Board Single Point of Failure
On 2 May 2012 14:00, Toshio Kuratomi <email@example.com> wrote:
> On Wed, Apr 18, 2012 at 5:10 PM, Toshio Kuratomi <firstname.lastname@example.org> wrote:
> We discussed this in the meeting last week and in general were not
> happy with it in several ways.
> * There was a general feeling of getting over-bureaucratized
I think that "general feeling" needs to be expanded.. When you have
groups of people over 20 people, bureaucracy of some sort of another
is going to occur. While the board is less than 10, it reports to a
group of around 5000 (taking active fas accounts)... and that is where
the need for having methods that people know a group is following is
The proposal seem to be basic items I have seen over and over in
corporate and non-profit charters. They are there because a) they are
painfully obvious and b) they then to get thrown out the door when
other problems come up unless people know they are going to be held to
measure against them.
Sorry for the grumpy tone, but I am really tired of hearing in Fedora
"that is too bureaucratic" one week and then get to complain that
stuff never gets done or everything seems to be done in a vacuum.
> * It was mentioned that these guidelines are largely things we think
> we should be doing anyway -- and it was countered that we all feel
> that yet aren't succeeding.
What is mentioned in the writeup are basic items, but pretty much
every organizational charter has them in place one way or another.
Why.. it keeps clear what the board should be measured against by
itself and by the voters who put them in place. Organizations from
corporations to little non-profits have found that not having these in
place makes them the first things forgotten when other concerns come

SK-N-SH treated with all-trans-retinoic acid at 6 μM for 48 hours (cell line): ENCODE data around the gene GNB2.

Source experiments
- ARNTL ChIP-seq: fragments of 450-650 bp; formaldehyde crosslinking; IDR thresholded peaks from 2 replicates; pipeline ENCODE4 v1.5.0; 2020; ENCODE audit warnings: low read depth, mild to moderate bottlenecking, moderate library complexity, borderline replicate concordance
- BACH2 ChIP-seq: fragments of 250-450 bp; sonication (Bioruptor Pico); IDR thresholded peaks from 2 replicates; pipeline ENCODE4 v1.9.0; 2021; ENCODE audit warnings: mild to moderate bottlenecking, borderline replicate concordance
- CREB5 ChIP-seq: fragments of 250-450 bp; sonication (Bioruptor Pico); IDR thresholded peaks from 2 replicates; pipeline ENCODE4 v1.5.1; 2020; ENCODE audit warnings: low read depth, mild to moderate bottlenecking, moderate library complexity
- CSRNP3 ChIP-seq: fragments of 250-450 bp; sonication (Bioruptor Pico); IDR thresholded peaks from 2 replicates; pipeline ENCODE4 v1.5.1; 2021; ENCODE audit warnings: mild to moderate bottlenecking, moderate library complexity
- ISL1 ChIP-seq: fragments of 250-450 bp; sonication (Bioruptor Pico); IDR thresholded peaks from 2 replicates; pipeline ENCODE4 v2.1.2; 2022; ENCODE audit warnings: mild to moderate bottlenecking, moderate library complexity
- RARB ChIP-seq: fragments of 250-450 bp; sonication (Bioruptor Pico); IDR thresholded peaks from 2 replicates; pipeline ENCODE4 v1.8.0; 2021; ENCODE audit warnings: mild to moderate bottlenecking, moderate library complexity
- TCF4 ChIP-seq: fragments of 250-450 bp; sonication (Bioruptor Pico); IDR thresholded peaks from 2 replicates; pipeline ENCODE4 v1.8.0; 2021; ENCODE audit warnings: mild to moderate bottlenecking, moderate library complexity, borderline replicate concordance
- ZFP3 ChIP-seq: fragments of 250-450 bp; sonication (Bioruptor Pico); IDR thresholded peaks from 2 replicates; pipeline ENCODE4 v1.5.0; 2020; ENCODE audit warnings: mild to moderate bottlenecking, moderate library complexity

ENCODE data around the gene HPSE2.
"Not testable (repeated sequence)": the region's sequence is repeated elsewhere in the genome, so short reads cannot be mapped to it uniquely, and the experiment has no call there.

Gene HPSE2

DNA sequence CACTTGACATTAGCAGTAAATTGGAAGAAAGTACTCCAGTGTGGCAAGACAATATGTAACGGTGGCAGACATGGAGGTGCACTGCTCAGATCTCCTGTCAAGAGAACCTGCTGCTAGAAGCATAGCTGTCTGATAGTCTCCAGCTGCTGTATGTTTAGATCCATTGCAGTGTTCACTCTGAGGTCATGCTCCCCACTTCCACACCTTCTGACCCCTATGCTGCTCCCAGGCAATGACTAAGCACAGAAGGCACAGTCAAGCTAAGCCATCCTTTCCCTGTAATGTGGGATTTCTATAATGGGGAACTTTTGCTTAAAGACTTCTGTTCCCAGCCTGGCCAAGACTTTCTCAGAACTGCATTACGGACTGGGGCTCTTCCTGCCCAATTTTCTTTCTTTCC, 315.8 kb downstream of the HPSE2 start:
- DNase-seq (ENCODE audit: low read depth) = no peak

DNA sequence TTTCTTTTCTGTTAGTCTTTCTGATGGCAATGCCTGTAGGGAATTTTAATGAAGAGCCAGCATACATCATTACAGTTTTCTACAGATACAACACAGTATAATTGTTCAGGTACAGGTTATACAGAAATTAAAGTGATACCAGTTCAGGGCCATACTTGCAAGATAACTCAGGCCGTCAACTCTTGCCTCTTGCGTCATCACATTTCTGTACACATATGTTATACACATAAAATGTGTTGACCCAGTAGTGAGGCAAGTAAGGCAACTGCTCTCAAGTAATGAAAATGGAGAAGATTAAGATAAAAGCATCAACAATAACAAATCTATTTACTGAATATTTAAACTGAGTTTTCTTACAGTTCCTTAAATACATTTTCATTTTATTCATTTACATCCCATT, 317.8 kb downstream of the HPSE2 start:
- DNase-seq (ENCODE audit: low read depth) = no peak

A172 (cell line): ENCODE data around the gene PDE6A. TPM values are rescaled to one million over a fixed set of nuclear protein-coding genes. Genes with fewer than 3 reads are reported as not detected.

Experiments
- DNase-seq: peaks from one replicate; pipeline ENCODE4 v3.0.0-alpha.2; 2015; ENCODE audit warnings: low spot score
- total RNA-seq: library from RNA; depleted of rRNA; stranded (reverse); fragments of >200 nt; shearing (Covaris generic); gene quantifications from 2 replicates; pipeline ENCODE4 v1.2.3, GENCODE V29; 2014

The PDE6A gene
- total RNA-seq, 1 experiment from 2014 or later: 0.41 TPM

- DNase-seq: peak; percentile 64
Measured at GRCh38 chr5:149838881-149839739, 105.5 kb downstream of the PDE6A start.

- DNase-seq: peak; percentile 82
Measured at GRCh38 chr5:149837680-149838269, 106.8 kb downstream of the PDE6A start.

> * Some people were nervous about allowing votes of less than quorum in
> these cases. ¬*Other people countered that we generally trust Board
> members. ¬*Other people noted that the inability to get quorum when
> there's not explicitly a meeting is the problem we're trying to solve.
Quorums are always a problem with volunteer organizations. Again these
get outlined in charters because they quickly become the things that
get forgotten or washed aside. What normally happens is that the
charter outlines that a board will be of 3 to X members and that the
membership will ratify a policy saying how many should be on it. If
people can't make the meeting after X times, they are removed, and the
board size is shrunk until a quorum is meant. Yes this can be screwed
with.. just as much as not showing up to meetings over time to make
sure a group doesn't have quorum can be screwed by some individuals.
> * If we aren't committed to making this happen, it probably won't
> happen despite having it as policy (see what happened with the
> commitment the Board made to update all of its tickets once a month,
> for instance).
Well one issue is I see what is outlined above as basic charter
issues. Dealing with tickets are more of a policy level item. In the
case of not being able to meet charter (or constitutional level items)
then a group really isn't working and radical change is needed. In the
case of policy level items, then evolutional changes are needed.
> * I raised the possibility of just keeping the procedure for making
> quick followup decisions as a means of putting more power into the
> hands of those who are working on the implementation and desire to get
> things done and striking the rest of the draft.
> ** It was mentioned that doing this in the Board ticketing system was
> less than ideal due to Board tickets being private by default. ¬*The
> idea was put forth that the ticket submitter would need to alert
> people to the outcome.
> No one had concrete ideas for changing the draft other than reducing
> it to only the procedure for quick followups and we decided to ponder
> the problem and proposed solution some more.
> We'd appreciate constructive discussion on this -- treat it as a
> strawman to start generating ideas but see if you can come up with
> something better/more likely to succeed. We'll be discussing this at
> next week's meeting (hopefully with some better ideas by then :-)
> advisory-board mailing list
Stephen J Smoogen.
"The core skill of innovators is error recovery, not failure avoidance."
Randy Nelson, President of Pixar University.
"Years ago my mother used to say to me,... Elwood, you must be oh
so smart or oh so pleasant. Well, for years I was smart. I
recommend pleasant. You may quote me." ¬*‚ÄĒJames Stewart as Elwood P. Dowd
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